16. The mobile engine lift apparatus of claim 2 wherein each cradle is attached to its corresponding arm by pivot means.

17. The mobile engine lift apparatus of claim 16 wherein the pivot means comprises a ball bushing joint.

18. The mobile engine lift apparatus of claim 16 wherein the pivot means further comprises locking means.

19. The mobile engine lift apparatus of claim 2 wherein at least one of the cradles has a non-slip lining on its inside surface.

20. The mobile engine lift apparatus of claim 19 wherein the non-slip lining is rubber.

21. The mobile engine lift apparatus of claim 19 wherein the non-slip lining is a synthetic material.

22. The mobile engine lift apparatus of claim 2 wherein each cradle is of a concave shape.

23. The mobile engine lift apparatus of claim 2 wherein each cradle is of a substantially trapezoidal shape.

24. The mobile engine lift apparatus of claim 1 wherein the cradle means is swivelable relative to the base.

Description:

TECHNICAL FIELD OF THE INVENTION

[0001] The present invention relates generally to apparatus for lifting equipment components, and relates in particular to apparatus for lifting and transporting motorcycle engines.

BACKGROUND OF THE INVENTION

[0002] Motorcycle engine servicing, testing, and repair demand clear access by the mechanic to the engine being serviced. Gaining access to a motorcycle engine for servicing generally requires removal of the engine from the motorcycle, placement of the engine in a stable lift, and transport of the engine to a testing or repair location.

[0003] Owing to the size, weight and shape of some motorcycle engines, lifting and removal to a repair location is not easily accomplished without mechanical assistance or additional workers. In addition, removal of a heavy, awkward engine may result in costly damage to the motorcycle or to the engine itself if not done carefully.

[0004] It is known to provide a device for lifting an engine. An example of such a device for a car engine can be seen in Canadian Patent No. 1,045,107 to Bontrager. The Bontrager patent discloses a support frame designed to rest on opposing sides of the vehicle from which the engine is being removed.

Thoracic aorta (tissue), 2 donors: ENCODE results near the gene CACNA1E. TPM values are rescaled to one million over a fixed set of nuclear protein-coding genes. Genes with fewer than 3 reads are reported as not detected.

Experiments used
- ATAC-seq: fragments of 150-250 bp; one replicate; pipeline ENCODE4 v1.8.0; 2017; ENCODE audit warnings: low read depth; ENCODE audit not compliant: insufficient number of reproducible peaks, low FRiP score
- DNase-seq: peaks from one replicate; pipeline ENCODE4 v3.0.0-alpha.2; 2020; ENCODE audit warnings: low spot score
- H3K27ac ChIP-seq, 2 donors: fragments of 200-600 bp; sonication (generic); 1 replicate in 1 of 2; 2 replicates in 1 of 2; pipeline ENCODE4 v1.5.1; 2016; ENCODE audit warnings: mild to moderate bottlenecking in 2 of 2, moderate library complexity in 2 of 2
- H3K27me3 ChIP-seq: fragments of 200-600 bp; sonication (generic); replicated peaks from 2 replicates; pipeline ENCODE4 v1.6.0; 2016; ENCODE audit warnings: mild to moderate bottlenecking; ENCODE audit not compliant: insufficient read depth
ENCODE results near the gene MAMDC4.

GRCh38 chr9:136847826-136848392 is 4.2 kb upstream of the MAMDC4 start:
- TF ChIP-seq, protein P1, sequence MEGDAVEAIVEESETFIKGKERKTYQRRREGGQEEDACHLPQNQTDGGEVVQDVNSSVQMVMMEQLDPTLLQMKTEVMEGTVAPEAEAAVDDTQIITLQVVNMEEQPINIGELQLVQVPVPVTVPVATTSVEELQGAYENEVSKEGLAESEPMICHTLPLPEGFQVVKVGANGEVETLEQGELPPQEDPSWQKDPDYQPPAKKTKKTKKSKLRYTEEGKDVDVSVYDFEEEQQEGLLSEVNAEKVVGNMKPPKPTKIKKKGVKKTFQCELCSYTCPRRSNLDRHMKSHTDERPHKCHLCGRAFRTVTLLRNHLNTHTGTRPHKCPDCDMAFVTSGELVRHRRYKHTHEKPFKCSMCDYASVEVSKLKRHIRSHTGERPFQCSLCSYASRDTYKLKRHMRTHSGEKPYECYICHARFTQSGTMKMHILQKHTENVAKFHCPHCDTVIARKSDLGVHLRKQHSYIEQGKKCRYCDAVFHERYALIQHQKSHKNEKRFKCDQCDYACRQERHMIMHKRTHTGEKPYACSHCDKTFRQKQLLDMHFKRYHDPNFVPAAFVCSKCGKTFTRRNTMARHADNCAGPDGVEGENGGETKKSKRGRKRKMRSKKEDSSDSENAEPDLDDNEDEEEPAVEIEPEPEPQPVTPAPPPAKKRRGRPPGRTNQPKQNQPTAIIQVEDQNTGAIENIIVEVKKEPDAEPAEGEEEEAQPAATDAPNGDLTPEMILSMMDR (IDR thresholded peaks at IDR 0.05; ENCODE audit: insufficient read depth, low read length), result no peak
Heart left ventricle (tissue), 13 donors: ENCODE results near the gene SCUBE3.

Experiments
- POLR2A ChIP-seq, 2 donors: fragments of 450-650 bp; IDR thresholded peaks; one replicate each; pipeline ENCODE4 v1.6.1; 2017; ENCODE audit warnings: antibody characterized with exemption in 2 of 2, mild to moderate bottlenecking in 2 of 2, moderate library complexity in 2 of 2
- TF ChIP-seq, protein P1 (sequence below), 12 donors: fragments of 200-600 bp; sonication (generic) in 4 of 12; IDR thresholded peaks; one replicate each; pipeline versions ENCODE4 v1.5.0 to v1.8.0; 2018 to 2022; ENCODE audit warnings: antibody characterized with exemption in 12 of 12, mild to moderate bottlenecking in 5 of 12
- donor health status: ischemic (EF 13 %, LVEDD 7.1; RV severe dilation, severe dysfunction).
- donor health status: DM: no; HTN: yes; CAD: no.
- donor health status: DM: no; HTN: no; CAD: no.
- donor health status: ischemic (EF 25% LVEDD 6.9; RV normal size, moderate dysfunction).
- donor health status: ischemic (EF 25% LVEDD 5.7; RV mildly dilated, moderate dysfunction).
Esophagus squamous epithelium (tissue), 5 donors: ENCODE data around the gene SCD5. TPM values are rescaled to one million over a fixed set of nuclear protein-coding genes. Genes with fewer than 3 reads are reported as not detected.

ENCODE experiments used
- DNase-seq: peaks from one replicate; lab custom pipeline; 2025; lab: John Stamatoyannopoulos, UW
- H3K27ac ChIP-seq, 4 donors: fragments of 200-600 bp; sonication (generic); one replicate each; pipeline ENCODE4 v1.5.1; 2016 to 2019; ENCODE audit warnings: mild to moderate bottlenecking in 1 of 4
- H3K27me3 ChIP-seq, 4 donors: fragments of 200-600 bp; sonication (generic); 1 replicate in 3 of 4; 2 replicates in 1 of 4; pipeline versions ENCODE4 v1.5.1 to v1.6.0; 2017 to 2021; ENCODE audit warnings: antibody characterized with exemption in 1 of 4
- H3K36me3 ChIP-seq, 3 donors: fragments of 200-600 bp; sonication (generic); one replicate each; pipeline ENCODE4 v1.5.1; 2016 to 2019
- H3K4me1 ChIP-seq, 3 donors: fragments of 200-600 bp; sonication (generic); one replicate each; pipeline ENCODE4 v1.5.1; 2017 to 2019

[0005] For lifting and removal of a motorcycle engine, a support frame independent of the vehicle frame is preferable. Examples of such a device include U.S. Pat. No. 6,003,830 to Egan, U.S. Pat. No. 4,848,717 to Bevill, and U.S. Pat. No. 4,932,628 to Pacheco. In each of the Egan, Bevill and Pacheco patents, a portable engine stand is provided, but no means are described for removal of the engine from a motorcycle and replacement of the engine in the motorcycle.

[0006] There are a number of desirable objectives in relation to a mobile engine lift apparatus. Such apparatus should ideally provide a support base broad enough to distribute the engine's weight while maintaining stability, plus rolling means for ease of moving the apparatus from place to place. Such apparatus should also provide cradle means to hold a motorcycle engine in place once it is removed from the motorcycle. Preferably, the cradle means would be pivotable, thus providing adjustability for optimal configuration of the cradle means to accommodate irregularly-shaped items such as motorcycle engines. The cradle means preferably should comprise cradles with adjustable cradle separation means, whereby the space between the cradles can be varied, further enhancing the ability to configure the cradle means to accommodate engines of differing sizes. The apparatus should be easily operable by a single person, and should preferably be adjustable in height to accommodate engines of various mounting heights.